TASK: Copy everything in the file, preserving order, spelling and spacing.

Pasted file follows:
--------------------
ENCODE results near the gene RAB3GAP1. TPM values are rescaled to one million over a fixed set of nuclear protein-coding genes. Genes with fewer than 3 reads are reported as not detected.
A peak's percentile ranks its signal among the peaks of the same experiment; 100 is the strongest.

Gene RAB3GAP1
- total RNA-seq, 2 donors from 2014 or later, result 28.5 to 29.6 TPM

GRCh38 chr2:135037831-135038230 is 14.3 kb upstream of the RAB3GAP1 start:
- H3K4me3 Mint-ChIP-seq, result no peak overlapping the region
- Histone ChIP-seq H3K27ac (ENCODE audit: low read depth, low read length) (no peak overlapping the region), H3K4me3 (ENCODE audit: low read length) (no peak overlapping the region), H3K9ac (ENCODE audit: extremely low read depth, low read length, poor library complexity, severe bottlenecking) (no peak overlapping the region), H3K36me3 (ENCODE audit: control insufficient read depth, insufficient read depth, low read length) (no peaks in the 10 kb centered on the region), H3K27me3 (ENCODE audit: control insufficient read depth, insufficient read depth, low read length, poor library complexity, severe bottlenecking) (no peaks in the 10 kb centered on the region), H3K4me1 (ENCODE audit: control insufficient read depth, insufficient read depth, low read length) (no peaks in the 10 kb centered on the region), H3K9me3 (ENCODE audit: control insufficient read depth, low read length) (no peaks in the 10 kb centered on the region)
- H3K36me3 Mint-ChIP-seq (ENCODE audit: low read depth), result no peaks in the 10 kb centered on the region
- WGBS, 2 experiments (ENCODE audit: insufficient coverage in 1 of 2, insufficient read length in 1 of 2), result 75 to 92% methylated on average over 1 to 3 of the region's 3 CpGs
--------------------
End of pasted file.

ENCODE results near the gene RAB3GAP1. TPM values are rescaled to one million over a fixed set of nuclear protein-coding genes. Genes with fewer than 3 reads are reported as not detected.
A peak's percentile ranks its signal among the peaks of the same experiment; 100 is the strongest.

Gene RAB3GAP1
- total RNA-seq, 2 donors from 2014 or later, result 28.5 to 29.6 TPM

GRCh38 chr2:135037831-135038230 is 14.3 kb upstream of the RAB3GAP1 start:
- H3K4me3 Mint-ChIP-seq, result no peak overlapping the region
- Histone ChIP-seq H3K27ac (ENCODE audit: low read depth, low read length) (no peak overlapping the region), H3K4me3 (ENCODE audit: low read length) (no peak overlapping the region), H3K9ac (ENCODE audit: extremely low read depth, low read length, poor library complexity, severe bottlenecking) (no peak overlapping the region), H3K36me3 (ENCODE audit: control insufficient read depth, insufficient read depth, low read length) (no peaks in the 10 kb centered on the region), H3K27me3 (ENCODE audit: control insufficient read depth, insufficient read depth, low read length, poor library complexity, severe bottlenecking) (no peaks in the 10 kb centered on the region), H3K4me1 (ENCODE audit: control insufficient read depth, insufficient read depth, low read length) (no peaks in the 10 kb centered on the region), H3K9me3 (ENCODE audit: control insufficient read depth, low read length) (no peaks in the 10 kb centered on the region)
- H3K36me3 Mint-ChIP-seq (ENCODE audit: low read depth), result no peaks in the 10 kb centered on the region
- WGBS, 2 experiments (ENCODE audit: insufficient coverage in 1 of 2, insufficient read length in 1 of 2), result 75 to 92% methylated on average over 1 to 3 of the region's 3 CpGs